From my perspective, that's helped "Ripper lore" to remain incredibly fertile ground for story telling, as Moore and Campbell demonstrated in their amazingly-detailed From Hell series, along with many, many others. Jack even shows up in the future in the classic Star Trek series ("Wolf in the Fold") and in Babylon 5 ("Comes the Inquisitor"), to give but two pop culture references. His "popularity" shows no signs of abating any time soon, and probably never will... unless someone invents time travel so that the unknowable can finally be known! (And just imagine how many even more significant past events might have to be re-written if that development ever comes to pass!)

P.S. I should probably also have mentioned that this was posted on 11/18, or "1118", which must bear some sort of numerical relationship to 1888...

Will Wonder Woman Ever Get The Respect She Deserves?

OK, that's a bigger question than I could possibly tackle in silly old blog post, but I do wonder sometimes if DC actually has any clue what to do with the Amazon Princess. She's only ever really had one great comic run (when George Perez was writing and penciling her comic, following the Crisis on Infinite Earths reboot of WW), despite being around only two years less than Batman (and three less than Superman). She's arguably as recognizable as DC's Big Two, but you'd never know it by the way her comic book existence has gone over the past six and a half decades.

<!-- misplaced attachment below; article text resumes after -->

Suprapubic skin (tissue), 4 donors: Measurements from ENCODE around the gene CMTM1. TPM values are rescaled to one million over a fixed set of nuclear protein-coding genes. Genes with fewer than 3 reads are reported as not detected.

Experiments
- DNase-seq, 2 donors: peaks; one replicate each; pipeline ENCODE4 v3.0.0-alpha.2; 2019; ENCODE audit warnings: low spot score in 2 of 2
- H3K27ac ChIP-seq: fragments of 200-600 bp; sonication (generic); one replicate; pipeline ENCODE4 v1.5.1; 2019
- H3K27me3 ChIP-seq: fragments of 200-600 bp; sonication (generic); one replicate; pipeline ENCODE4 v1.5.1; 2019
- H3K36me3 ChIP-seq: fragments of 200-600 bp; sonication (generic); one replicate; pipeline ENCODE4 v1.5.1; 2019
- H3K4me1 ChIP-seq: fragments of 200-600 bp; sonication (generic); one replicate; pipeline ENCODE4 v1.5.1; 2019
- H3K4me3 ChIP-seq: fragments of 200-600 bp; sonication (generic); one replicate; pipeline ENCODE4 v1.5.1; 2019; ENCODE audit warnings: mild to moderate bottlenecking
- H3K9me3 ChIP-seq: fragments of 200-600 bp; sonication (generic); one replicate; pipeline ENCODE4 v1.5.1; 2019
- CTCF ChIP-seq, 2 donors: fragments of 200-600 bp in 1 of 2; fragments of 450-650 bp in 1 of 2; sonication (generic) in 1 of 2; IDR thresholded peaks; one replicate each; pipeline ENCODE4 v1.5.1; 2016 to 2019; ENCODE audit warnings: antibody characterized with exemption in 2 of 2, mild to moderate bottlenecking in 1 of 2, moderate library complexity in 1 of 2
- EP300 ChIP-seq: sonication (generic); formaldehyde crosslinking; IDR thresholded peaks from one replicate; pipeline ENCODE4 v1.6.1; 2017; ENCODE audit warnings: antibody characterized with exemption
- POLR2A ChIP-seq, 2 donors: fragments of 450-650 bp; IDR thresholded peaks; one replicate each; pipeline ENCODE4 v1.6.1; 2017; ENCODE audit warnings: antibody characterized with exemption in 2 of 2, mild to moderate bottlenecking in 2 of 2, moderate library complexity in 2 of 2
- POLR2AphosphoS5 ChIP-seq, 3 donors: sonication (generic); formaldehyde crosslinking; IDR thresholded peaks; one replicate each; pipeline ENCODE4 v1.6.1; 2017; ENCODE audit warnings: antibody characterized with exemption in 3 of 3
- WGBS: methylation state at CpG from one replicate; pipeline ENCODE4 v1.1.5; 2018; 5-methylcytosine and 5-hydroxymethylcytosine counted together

Having said that, I'm somewhat excited at the prospect of a direct-to-DVD animated feature for Diana, the details of which you can read about here, if you'd like. It's probably going to be underwhelming, like so much of what's already been done with the character, but I'll at least give it a chance. She was pretty cool in the Justice League: The New Frontier movie, after all... so who knows?

You Really Can Learn Something New Every Day!

We'll file this one under "Poop Culture References" (which fits very nicely with my previous post about Gene Ha using a couple of my suggestions for bathroom stall graffiti!)...

I came across this article about game-maker Blizzard's response to the recent news story of a child passing out from exhaustion after playing World of Warcraft for 24 hours straight. In it, there are repeated uses of the word "poopsocking," which I'd never heard before. How could I continue to operate in such an ignorant manner, you may well ask? Well, simply put: I could not!